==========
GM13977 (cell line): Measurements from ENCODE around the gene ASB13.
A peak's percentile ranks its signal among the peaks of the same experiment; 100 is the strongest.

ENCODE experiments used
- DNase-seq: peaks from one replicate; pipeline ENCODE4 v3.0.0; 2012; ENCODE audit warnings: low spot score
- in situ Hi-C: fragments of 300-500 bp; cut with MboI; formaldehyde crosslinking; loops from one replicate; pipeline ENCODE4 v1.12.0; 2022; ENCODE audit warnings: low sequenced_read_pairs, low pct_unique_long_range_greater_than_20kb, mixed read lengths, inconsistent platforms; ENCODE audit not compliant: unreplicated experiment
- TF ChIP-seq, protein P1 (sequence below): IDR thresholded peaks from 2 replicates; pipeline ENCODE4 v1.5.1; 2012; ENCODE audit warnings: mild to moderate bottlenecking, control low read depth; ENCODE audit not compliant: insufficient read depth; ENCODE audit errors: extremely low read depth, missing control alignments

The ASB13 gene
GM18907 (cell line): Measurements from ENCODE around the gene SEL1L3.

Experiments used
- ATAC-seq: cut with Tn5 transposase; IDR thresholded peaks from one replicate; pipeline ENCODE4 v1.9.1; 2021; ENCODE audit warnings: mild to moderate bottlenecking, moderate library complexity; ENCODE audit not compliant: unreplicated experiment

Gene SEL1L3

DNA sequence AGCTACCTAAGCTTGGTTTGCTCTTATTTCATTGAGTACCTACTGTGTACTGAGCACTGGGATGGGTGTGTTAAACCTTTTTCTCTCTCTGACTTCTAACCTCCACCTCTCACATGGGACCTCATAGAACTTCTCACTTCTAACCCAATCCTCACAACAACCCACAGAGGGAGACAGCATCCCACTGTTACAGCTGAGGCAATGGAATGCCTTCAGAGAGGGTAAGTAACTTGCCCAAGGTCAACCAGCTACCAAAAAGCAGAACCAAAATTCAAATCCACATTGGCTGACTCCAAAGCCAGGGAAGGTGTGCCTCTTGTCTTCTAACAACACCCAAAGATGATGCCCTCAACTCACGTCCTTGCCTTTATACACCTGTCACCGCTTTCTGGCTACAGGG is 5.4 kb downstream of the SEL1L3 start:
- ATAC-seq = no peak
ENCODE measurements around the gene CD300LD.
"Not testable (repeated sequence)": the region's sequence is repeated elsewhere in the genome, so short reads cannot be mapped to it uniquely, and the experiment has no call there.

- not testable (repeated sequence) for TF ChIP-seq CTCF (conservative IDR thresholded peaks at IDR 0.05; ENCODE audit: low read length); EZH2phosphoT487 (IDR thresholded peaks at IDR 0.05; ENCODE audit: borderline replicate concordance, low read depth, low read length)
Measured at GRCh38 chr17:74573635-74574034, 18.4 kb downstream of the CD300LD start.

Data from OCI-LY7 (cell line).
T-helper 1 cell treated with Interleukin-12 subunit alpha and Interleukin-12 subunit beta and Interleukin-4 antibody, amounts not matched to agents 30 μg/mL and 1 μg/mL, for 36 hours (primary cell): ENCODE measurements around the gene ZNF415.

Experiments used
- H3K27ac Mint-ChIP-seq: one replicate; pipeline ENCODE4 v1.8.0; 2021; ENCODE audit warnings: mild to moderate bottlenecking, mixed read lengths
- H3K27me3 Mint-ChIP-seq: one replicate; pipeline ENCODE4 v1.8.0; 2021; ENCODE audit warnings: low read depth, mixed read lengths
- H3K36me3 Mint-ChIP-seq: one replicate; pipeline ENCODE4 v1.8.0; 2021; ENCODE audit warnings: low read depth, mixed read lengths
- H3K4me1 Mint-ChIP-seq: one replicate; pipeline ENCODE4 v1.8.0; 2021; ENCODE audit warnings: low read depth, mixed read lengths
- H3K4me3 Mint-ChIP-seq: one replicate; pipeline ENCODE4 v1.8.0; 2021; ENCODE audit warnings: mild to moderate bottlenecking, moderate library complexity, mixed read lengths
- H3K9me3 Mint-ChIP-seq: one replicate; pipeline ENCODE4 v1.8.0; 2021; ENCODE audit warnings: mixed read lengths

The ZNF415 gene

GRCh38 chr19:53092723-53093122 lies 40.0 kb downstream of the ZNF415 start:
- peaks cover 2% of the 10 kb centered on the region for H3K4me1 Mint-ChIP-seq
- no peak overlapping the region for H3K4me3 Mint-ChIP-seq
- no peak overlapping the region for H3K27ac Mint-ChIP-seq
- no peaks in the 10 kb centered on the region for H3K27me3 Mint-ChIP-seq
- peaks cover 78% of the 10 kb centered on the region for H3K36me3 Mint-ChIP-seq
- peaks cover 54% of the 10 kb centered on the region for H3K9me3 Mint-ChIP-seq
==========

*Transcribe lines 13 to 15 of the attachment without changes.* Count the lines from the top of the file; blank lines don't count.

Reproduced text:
- ATAC-seq = no peak
ENCODE measurements around the gene CD300LD.
"Not testable (repeated sequence)": the region's sequence is repeated elsewhere in the genome, so short reads cannot be mapped to it uniquely, and the experiment has no call there.